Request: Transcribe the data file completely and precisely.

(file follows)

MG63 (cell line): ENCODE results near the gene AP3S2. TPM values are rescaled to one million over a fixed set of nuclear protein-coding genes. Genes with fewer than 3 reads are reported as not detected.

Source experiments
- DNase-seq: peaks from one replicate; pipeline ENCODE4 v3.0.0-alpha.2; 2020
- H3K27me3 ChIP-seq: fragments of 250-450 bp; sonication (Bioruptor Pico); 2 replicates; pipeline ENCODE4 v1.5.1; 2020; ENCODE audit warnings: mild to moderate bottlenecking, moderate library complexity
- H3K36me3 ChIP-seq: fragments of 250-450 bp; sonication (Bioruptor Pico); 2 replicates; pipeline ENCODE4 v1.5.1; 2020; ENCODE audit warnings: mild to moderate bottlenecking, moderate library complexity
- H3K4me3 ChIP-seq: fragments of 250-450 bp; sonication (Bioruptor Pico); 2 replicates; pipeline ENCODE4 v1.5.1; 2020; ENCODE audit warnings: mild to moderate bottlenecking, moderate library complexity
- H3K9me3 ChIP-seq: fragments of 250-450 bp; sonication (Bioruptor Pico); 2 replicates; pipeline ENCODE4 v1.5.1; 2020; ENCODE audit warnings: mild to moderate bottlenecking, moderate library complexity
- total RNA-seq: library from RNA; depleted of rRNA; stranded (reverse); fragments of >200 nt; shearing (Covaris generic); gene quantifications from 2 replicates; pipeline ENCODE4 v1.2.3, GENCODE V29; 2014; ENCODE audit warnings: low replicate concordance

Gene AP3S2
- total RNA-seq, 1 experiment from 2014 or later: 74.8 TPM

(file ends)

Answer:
MG63 (cell line): ENCODE results near the gene AP3S2. TPM values are rescaled to one million over a fixed set of nuclear protein-coding genes. Genes with fewer than 3 reads are reported as not detected.

Source experiments
- DNase-seq: peaks from one replicate; pipeline ENCODE4 v3.0.0-alpha.2; 2020
- H3K27me3 ChIP-seq: fragments of 250-450 bp; sonication (Bioruptor Pico); 2 replicates; pipeline ENCODE4 v1.5.1; 2020; ENCODE audit warnings: mild to moderate bottlenecking, moderate library complexity
- H3K36me3 ChIP-seq: fragments of 250-450 bp; sonication (Bioruptor Pico); 2 replicates; pipeline ENCODE4 v1.5.1; 2020; ENCODE audit warnings: mild to moderate bottlenecking, moderate library complexity
- H3K4me3 ChIP-seq: fragments of 250-450 bp; sonication (Bioruptor Pico); 2 replicates; pipeline ENCODE4 v1.5.1; 2020; ENCODE audit warnings: mild to moderate bottlenecking, moderate library complexity
- H3K9me3 ChIP-seq: fragments of 250-450 bp; sonication (Bioruptor Pico); 2 replicates; pipeline ENCODE4 v1.5.1; 2020; ENCODE audit warnings: mild to moderate bottlenecking, moderate library complexity
- total RNA-seq: library from RNA; depleted of rRNA; stranded (reverse); fragments of >200 nt; shearing (Covaris generic); gene quantifications from 2 replicates; pipeline ENCODE4 v1.2.3, GENCODE V29; 2014; ENCODE audit warnings: low replicate concordance

Gene AP3S2
- total RNA-seq, 1 experiment from 2014 or later: 74.8 TPM